Rebuilding Hope

Rebuilding Hope

Compassion's Ongoing Indonesian Tsunami Relief

By: Sean Sheridan, Contributing Writer   |   Posted: March 20, 2005

For children who lost parents in the tsunami or whose families are now displaced, home is now one of the many survivor camps. At the Blang Bintang camp in the Banda Aceh region, children have the opportunity to stay abreast of their education in this makeshift interim school.

It has been two months since a massive tsunami hammered coastal regions in Asia and Indonesia, killing more than 226,000 unsuspecting people and leaving millions homeless. Despite unprecedented relief efforts, nothing will soon restore the life that was washed away by the killer waves.

Yet for many survivors, the pain of December 26, 2004, is finally subsiding. The land is at long last drying out, there is a growing sense of hope and life is returning to at least a remnant of what it once was.

"We are very happy to see how food and goods have rescued so many families in the camps we serve," says Dr. Bambang Budijanto, Compassion Asia Area Director. "However our prayer is to see a deeper impact in their lives that will last for a long time."

This desire for a deeper affect is why Compassion continues to provide not only emergency relief and restoration efforts but long-term child development through sponsorship in Indonesia. Progressing through relief and rescue to rebuilding and restoration is definitely paying dividends.

Beyond Relief

An assortment of relief items are being distributed to families and individuals in need:

         Baby food
         Bottled water 
         Boxes of milk 
         Cooking oil 
         Energy drinks 
         Rice
         Sardines
         Kitchen kits (buckets, rice pots, woks, spoons and plates)
         Kerosene stoves 
         Kerosene
         Mats 
         Mosquito repellent 
         Oil lamps 
         Plastic tents
         Underwear

But for Compassion, providing relief has not stopped there.

"By God's grace, we have seen significant impact on the ground," says Bambang. "The evidence of a strong bond developing between some families at the camps and our staff is very encouraging."

As relationships grow, so does the rebuilding and restoration efforts. Compassion's operations in Banda Aceh, Indonesia, are now based out of a rented four-bedroom home. Another nearby facility has been rented to serve as the project warehouse. Educating displaced children has become a focus.

In Blang Bintang survivor camp, Compassion's children's activities grew into an interim K-12 school with some 50 students. One of the survivors, a teacher, has joined the Compassion team and has been given an honorarium. The team is starting another interim kindergarten and elementary school at nearby Lempuyan camp.

"These children's activities and the interim school program have proved to be a most effective means to deepen the bond between our team and the refugees," Bambang says. "One of the teachers had to leave Aceh for Jakarta and the children all wept and held her so tight, she almost missed her flight."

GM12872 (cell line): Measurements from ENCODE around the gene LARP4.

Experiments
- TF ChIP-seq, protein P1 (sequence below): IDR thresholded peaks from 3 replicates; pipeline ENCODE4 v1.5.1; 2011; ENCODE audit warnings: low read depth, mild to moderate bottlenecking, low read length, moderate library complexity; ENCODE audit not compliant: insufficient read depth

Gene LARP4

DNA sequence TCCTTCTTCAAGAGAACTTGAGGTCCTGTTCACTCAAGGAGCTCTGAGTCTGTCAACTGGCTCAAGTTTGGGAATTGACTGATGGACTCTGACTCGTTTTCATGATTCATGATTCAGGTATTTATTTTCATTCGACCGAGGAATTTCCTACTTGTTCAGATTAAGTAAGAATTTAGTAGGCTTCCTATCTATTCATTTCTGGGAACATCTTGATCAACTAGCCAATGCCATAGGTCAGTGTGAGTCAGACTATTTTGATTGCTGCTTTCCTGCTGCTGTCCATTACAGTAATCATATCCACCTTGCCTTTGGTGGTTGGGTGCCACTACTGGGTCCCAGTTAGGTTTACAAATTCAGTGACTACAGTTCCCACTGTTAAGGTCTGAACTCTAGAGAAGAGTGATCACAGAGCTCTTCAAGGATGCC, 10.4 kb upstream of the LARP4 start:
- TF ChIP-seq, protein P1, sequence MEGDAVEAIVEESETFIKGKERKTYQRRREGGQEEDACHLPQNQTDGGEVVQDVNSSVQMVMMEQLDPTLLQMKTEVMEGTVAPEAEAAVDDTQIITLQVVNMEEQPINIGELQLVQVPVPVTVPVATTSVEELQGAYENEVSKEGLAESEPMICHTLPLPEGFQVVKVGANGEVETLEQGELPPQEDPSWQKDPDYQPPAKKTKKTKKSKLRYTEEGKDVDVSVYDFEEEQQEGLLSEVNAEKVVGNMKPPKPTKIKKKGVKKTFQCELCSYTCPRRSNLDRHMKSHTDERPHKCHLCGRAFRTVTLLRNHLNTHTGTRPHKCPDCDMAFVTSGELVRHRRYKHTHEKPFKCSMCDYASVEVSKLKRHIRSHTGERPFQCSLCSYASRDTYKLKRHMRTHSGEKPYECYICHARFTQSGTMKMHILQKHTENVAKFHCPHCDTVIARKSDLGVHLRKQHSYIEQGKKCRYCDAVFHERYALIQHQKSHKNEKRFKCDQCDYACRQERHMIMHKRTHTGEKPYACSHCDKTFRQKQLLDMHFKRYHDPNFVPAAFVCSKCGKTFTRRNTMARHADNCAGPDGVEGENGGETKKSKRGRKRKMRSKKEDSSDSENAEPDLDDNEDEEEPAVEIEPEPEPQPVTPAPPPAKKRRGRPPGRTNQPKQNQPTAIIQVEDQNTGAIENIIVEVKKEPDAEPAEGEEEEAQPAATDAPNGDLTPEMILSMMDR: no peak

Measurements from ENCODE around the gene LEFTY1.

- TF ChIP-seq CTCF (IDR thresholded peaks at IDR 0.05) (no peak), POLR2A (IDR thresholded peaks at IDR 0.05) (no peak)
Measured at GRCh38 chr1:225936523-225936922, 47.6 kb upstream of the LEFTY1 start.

For those who are now able to go back to their own schools, Compassion is providing limited scholarships that cover transportation costs and lunches. School uniforms, shoes and school bags have also been distributed to the students. There are more than 400 children enrolled in the scholarship program and a total of 1,000 are expected.

Restoring Hope

As emergency relief efforts wind down, Compassion teams increasingly focus on providing seed money to restore businesses and income-generating activities for parents who lost their livelihoods in the tsunami.

Compassion is supplying clean water tanks in project camps and villages and working with the water companies to supply clean water to those camps. "Training the trainer" on post-trauma counseling is underway. Participants will in turn train local staff in post-trauma counseling.

The Compassion team is discussing ways to support rebuilding two villages on the Breueh Island. Immediate needs include rebuilding the destroyed pier, providing access to the island and repairing a boat and equipment to speed up the cleanup process. The plan also allows for supplying two new fishing boats for livelihood restoration as well as building water and sanitation systems and some road and public facilities.   

In March, the Blang Bintang camp will be relocated to a permanent location and Compassion will help rebuild two other villages on Breueh Island. In addition, Compassion will continue with interim schools and children's activities, scholarships, livelihood restoration and monitoring and addressing any food and food-related needs. It is estimated that this next round of project implementations will take three to nine months.

"I witnessed how the interactions in the last few weeks have produced a genuine relationship between many refugees and our team members," Bambang says. "Some of our staff have testified how they encountered some refugees who were surprised to know that Christians are not evil or bad as they had been taught before. At the same time, some of the staff were also surprised to find out that the people of Aceh are not filled with hatred toward the non-Muslims as they had heard."

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